Put some tap water into a container, let it sit overnight, and then test the pH. Tap water is often pressurized and thus the equilibrium level of gasses (most significantly CO2
) is different fresh out of the tap versus after it has some time to adjust to ambient atmospheric pressure. This could impact the pH. I suspect that once you let the tap water sit overnight, you will find the pH a little lower than 7.8. Might not be in the 6's, but probably in the lower end of the 7's rather than the upper end.
Any driftwood in the tanks? Tannins are acids, and so tanks with lots of driftwood often see a pH creep downwards.
The only other cause I can think of is the natural operation of the ammonia cycle. Remember that fish excrete ammonia, which is NH3
. When all is said and done and the biofilter has processed that, it is nitrate, NO3
. Which means each molecule of ammonia is eventually spitting out 3 hydrogen ions--acid.
If the cause is this latter process, then you have only a few options. You can reduce the bioload (fewer fish and/or increasing the size of the tanks). You can do PWC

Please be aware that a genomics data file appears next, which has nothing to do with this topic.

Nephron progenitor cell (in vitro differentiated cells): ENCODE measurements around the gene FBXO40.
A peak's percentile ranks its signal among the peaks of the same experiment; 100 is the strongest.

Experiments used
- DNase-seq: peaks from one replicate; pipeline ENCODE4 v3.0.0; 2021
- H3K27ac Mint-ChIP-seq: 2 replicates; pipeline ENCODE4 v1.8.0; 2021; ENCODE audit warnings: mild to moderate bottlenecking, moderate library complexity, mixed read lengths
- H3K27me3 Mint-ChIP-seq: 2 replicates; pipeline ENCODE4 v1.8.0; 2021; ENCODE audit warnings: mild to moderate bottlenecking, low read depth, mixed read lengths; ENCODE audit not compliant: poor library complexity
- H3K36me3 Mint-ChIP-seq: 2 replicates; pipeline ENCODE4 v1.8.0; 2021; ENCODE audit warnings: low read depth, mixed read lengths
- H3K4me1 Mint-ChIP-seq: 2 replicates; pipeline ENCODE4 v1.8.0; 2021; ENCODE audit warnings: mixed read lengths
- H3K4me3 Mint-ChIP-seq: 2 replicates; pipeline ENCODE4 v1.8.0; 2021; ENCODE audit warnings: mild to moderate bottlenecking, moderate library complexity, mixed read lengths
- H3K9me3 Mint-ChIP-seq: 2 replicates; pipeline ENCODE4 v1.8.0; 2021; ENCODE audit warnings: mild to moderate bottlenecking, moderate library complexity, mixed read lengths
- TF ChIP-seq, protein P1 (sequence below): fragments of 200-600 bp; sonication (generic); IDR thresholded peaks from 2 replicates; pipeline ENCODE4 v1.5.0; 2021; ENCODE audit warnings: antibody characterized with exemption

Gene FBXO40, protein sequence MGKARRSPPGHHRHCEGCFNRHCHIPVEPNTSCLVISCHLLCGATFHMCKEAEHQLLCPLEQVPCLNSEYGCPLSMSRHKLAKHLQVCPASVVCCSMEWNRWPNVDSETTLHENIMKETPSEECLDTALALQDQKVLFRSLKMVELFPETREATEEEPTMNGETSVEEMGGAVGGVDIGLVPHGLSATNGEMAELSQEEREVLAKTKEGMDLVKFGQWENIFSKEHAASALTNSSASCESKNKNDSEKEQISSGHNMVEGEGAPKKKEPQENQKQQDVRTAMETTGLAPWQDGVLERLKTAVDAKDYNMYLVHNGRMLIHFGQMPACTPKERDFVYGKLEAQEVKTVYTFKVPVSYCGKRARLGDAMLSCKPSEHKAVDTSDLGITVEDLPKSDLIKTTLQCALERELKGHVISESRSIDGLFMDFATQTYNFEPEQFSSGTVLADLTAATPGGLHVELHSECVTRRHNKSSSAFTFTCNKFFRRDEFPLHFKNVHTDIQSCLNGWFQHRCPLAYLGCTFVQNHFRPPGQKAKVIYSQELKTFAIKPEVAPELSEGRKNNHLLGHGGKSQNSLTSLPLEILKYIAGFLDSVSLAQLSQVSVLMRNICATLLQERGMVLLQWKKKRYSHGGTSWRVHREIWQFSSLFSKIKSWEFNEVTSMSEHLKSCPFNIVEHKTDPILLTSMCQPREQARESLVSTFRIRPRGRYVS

's more frequently, or make them larger than you currently do (maybe 50% rather than 25%, though larger PWC
's also have the potential to be more stressful on the fish so that is a factor to consider). Or you can increase the buffering capacity of your tanks so that the acid generated by the nitrogen cycle is less able to impact the pH.
The latter option might be the easiest since you say you run a HOB
filter. I've never used Purigen in any tank so I'm not quite sure exactly what its purpose is, but my first reaction is to tell you to forget the Purigen and instead replace it with a small mesh bag of crushed coral. The fact that the filter water is flowing through the crushed coral will keep the water well-buffered. If you feel you absolutely need to keep the Purigen in the HOB
, then another option would be to take a mesh bag of crushed coral and just hang it in the tank, ideally near where the HOB
outflow flows back into the tank so that there is constant water movement around it. Back in the previous city I lived in my tap water was roughly neutral and had very little KH
(carbonate hardness, which accounts for buffering) and so my tanks were subject to some pretty wild pH fluctuations. Once I started hanging a bag of crushed coral near my HOB
outflow, the problem was eliminated. I just suggested putting it in the filter itself because, well, it's out-of-sight and not a distraction in the tank.
Please keep us posted on what you end up doing and the results.